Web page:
Why GPs are crucial to improving bowel cancer screening rates

Matt Woodley

15/08/2022 9:24:55 PM

SPONSORED: Clinicians are being encouraged to talk to patients about bowel screening as part of Cancer Council’s Get2it campaign.

GP talking to a patient with a bowel testing kit.
GPs play an important role in lifting participation in the National Bowel Cancer Screening Program.

Screening rates for Australia’s second biggest cancer killer currently sit at just 43.5%, despite the fact that up to 90% of these deaths are preventable with early detection.
To lift participation rates – and save lives – Cancer Council and the Australian Government Department of Health have launched a new awareness campaign encouraging Australians aged 50–74 to ‘Get2it’ and take part in the National Bowel Cancer Screening Program (NBCSP) when they receive their free test kit in the mail. 
But even though most GPs are already well-versed on the benefits of screening, Cancer Council CEO Professor Tanya Buchanan told newsGP they still need to be aware of the campaign to help maximise its effectiveness.
‘GPs are a trusted authority when it comes to health advice, so when they speak, people listen,’ she said.
‘Aside from starting the conversation around bowel screening, they can also identify any potential barriers an unscreened patient is facing, ease any concerns, and order replacement test kits when necessary.
‘Patients are also likely to have more questions than usual about the program due to our promotional activity, which is why we’re encouraging all GPs to be active participants in the campaign.’

A new report from the Centre for Behavioural Research in Cancer has summarised available research and identified common barriers which prevent the 36% of eligible people who don’t participate in bowel screening, from doing so – and how public health professionals can help patients overcome these barriers.
There were three distinct groups of lapsed or non-screeners: 

  • Intenders (27%) who understand the importance of screening but live busy lives and can’t find the time to do the test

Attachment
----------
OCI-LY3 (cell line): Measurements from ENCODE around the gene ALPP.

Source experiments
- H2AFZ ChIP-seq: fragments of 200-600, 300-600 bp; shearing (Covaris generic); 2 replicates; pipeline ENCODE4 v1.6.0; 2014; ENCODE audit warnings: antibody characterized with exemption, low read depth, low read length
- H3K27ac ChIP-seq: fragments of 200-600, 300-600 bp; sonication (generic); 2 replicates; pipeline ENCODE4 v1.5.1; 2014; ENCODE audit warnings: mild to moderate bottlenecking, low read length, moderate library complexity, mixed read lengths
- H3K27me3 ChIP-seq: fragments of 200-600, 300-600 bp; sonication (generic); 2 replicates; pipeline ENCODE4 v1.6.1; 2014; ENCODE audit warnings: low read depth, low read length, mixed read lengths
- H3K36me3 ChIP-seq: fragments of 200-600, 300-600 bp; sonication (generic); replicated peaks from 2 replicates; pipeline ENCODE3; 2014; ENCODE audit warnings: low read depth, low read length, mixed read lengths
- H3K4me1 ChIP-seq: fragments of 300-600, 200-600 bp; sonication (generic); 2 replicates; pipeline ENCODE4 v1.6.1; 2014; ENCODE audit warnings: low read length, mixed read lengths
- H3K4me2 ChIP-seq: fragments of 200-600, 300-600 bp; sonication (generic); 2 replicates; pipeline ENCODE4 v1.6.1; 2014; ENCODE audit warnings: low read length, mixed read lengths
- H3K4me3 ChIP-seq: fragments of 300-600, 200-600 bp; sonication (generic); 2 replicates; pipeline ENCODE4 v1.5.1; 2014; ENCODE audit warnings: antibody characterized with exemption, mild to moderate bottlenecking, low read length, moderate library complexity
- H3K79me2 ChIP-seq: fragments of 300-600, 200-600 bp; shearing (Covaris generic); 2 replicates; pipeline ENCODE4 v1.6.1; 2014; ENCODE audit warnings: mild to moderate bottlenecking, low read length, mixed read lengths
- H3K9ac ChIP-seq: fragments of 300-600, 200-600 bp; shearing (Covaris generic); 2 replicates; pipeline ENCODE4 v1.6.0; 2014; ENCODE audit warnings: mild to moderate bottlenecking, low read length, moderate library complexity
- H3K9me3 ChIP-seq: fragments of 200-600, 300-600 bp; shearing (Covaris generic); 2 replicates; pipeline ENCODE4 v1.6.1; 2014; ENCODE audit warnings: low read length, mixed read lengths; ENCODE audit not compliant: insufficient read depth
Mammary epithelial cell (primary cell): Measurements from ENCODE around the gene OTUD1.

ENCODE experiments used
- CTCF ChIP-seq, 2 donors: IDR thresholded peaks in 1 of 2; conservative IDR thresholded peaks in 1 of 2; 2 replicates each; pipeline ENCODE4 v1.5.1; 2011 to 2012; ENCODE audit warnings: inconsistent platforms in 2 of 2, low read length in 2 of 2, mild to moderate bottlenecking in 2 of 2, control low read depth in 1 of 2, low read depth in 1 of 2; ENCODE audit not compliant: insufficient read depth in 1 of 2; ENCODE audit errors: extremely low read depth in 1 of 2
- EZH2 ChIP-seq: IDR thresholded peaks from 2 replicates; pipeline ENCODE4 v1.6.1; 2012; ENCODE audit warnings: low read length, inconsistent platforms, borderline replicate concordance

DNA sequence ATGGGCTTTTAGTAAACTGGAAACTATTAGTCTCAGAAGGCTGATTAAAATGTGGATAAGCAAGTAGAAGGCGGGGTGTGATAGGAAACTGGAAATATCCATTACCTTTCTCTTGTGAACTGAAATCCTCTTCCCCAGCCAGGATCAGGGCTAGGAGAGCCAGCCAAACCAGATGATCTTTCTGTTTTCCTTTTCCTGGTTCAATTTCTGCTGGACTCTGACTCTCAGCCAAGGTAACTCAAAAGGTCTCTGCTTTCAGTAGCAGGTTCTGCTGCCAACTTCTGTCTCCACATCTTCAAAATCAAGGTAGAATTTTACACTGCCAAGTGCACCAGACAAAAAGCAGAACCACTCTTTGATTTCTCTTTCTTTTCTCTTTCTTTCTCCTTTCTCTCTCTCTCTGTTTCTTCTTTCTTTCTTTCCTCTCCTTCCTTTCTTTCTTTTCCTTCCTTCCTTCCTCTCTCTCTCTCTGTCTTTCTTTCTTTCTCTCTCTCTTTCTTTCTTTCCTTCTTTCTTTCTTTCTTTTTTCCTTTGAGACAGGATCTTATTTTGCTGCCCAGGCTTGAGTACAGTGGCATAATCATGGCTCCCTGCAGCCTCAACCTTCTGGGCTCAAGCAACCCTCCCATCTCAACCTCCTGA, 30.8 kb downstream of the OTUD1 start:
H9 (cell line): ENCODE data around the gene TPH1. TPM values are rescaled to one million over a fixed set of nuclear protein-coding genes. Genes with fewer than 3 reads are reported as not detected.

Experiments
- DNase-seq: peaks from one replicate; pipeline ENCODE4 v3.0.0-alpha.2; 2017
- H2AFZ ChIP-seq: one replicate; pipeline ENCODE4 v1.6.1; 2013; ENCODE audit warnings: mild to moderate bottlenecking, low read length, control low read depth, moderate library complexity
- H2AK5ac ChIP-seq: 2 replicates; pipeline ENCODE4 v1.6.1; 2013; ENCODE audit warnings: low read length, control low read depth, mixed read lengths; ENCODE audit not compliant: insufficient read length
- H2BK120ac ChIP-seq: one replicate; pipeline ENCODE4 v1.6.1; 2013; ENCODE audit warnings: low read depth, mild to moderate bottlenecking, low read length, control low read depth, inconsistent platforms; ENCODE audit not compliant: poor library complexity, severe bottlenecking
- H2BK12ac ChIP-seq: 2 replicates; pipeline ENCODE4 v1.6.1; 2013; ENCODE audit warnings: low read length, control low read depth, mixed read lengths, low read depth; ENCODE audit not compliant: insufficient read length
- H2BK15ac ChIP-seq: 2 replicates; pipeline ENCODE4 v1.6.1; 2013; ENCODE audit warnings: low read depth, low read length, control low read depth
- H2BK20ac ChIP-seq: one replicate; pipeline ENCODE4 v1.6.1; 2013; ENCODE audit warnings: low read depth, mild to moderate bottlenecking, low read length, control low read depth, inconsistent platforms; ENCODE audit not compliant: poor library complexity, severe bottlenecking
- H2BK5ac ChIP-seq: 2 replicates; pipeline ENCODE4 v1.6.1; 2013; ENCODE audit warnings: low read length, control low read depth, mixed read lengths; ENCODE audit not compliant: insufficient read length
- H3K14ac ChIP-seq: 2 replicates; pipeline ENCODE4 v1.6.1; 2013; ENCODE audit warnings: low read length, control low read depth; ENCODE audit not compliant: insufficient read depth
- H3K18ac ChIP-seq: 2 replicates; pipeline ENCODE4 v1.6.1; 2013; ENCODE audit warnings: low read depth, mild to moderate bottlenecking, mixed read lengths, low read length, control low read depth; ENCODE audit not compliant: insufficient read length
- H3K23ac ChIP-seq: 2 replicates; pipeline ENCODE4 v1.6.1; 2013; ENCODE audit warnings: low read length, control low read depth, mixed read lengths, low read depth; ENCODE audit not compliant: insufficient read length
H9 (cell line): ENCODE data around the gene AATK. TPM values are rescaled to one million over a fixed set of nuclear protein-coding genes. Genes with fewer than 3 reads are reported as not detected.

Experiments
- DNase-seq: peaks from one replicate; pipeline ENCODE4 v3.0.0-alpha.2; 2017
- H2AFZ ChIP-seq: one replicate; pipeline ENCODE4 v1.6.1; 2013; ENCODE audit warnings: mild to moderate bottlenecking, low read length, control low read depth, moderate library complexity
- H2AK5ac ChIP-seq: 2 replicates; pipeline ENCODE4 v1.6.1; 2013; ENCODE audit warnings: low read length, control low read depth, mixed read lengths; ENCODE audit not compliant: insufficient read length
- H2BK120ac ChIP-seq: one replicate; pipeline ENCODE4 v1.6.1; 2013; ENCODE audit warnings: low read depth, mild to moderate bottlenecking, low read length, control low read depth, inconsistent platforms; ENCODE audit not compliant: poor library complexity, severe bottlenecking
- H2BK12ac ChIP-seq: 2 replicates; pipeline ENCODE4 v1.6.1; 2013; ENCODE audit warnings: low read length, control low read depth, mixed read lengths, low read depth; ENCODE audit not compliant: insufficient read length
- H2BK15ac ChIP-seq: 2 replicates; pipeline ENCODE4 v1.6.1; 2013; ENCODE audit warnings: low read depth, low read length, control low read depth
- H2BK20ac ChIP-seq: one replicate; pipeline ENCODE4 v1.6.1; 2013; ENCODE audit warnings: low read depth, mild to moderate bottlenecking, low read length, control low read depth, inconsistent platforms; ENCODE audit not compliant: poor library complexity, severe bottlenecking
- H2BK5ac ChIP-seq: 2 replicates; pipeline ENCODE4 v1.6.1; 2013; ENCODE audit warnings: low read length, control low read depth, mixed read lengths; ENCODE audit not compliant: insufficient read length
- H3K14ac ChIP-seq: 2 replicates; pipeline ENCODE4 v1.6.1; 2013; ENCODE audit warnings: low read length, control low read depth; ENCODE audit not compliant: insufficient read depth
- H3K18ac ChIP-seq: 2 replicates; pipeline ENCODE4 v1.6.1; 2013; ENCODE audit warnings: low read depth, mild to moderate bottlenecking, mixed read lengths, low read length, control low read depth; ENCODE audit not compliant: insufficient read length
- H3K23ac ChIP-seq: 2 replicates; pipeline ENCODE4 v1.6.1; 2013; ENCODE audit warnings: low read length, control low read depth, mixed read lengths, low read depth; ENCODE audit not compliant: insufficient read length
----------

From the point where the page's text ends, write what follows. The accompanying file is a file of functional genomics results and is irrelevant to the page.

• Refusers (6%) who avoid bowel screening altogether, believing it’s unhygienic, complex or they fear a positive test result
  • Faecal occult blood test (FOBT) Naïve (3%) who are not aware of the NBCSP or the need to screen
 These insights underpin the new campaign, which includes resources specifically for health professionals to reinforce and remind ‘intenders’ of the importance and urgency of screening, reassure and motivate those who refuse to participate (refusers) to do so, and educate and build trust amongst those who don’t understand the NBCSP (FOBT Naïve).

The campaign also has the support of new Federal Minister for Health and Aged Care Mark Butler, who points out that increasing the NBCSP participation rate to 60% would save around 84,000 lives by 2040.
‘We are asking Australians aged 50–74 to make time to look after their health by doing their free bowel screening test when it arrives in the mail,’ he said.
GPs can re-order a kit on behalf of their patient via the Healthcare Provider Portal. Information on how to access this can be found on the via the National Cancer Screening Register website.
GPs can find more information on the NBCSP, which has been specifically tailored for health practitioners, on the Cancer Council website.
Log in below to join the conversation.

bowel cancer Cancer Council National Bowel Cancer Screening Program NBCSP screening

newsGP weekly poll What areas of healthcare were you hoping would get more funding in this year's Federal Budget?

newsGP weekly poll What areas of healthcare were you hoping would get more funding in this year's Federal Budget?



Login to comment

Dr Daniel Thomas Byrne   14/09/2022 7:28:30 AM

…..or GPs could have the kits in their rooms and hand them to patients. Wait no sorry - not allowed.